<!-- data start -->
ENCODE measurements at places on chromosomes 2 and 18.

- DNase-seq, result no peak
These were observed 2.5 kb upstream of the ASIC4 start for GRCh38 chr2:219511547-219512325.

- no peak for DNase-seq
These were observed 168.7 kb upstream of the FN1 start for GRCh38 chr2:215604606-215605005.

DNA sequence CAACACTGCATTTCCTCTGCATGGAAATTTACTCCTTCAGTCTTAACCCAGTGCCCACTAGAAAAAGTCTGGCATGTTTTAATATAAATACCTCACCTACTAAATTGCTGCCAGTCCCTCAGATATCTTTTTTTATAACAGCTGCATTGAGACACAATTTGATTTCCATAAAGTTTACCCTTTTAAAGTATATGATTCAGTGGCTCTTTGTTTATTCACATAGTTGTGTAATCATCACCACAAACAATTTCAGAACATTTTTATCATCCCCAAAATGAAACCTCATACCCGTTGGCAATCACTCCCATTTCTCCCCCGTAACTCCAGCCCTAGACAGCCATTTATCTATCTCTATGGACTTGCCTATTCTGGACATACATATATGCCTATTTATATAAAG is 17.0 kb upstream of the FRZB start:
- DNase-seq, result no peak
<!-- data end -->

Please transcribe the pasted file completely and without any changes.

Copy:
ENCODE measurements at places on chromosomes 2 and 18.

- DNase-seq, result no peak
These were observed 2.5 kb upstream of the ASIC4 start for GRCh38 chr2:219511547-219512325.

- no peak for DNase-seq
These were observed 168.7 kb upstream of the FN1 start for GRCh38 chr2:215604606-215605005.

DNA sequence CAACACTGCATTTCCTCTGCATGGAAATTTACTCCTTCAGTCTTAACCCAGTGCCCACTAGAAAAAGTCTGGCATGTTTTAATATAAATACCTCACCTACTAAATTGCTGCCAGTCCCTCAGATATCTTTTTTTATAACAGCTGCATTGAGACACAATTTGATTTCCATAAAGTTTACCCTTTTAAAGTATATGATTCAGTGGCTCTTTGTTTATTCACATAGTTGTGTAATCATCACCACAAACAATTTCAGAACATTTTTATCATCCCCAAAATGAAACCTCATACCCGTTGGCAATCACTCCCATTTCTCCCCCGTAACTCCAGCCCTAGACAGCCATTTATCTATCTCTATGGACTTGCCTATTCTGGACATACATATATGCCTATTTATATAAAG is 17.0 kb upstream of the FRZB start:
- DNase-seq, result no peak